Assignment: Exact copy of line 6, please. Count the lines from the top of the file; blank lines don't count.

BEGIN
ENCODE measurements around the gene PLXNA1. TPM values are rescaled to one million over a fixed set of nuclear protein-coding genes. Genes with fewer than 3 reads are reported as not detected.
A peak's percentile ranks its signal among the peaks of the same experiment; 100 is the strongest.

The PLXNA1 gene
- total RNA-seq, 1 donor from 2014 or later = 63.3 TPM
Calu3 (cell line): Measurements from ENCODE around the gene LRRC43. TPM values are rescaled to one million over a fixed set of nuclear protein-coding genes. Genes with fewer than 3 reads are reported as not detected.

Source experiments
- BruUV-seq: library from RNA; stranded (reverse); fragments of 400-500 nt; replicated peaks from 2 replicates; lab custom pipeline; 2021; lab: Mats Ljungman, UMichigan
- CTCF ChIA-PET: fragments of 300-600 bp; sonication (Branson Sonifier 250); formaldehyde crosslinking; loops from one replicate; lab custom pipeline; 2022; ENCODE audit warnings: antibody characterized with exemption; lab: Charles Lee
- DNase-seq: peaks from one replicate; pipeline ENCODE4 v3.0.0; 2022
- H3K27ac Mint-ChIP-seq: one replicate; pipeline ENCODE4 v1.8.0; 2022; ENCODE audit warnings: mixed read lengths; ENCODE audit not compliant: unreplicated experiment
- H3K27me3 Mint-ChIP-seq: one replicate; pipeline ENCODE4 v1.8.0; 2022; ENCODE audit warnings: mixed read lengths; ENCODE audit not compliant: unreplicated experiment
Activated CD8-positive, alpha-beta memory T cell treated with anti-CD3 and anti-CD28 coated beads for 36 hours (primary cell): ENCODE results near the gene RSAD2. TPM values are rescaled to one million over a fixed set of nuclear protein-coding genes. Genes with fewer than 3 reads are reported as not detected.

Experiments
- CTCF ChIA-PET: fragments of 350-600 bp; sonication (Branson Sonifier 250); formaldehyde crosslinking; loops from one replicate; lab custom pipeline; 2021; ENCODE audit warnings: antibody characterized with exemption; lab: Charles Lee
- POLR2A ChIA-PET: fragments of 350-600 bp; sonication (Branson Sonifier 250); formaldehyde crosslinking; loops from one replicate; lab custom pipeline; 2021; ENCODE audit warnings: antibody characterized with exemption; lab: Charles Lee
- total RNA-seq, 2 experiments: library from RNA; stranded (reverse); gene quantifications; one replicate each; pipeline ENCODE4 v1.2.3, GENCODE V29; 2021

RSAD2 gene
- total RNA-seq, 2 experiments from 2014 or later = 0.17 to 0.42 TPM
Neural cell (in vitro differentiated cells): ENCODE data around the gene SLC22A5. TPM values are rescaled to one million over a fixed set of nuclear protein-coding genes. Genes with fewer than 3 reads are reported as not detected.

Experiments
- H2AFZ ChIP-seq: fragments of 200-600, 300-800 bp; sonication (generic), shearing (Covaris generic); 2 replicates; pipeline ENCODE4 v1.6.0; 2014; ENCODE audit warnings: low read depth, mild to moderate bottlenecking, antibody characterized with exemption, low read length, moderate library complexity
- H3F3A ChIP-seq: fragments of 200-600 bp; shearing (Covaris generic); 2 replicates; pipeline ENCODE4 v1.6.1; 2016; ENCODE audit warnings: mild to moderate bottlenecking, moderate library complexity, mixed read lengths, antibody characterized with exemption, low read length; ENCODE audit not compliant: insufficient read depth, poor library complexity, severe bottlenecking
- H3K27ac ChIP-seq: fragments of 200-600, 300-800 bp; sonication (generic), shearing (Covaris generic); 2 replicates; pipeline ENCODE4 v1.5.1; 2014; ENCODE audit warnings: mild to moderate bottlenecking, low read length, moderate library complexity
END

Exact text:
Source experiments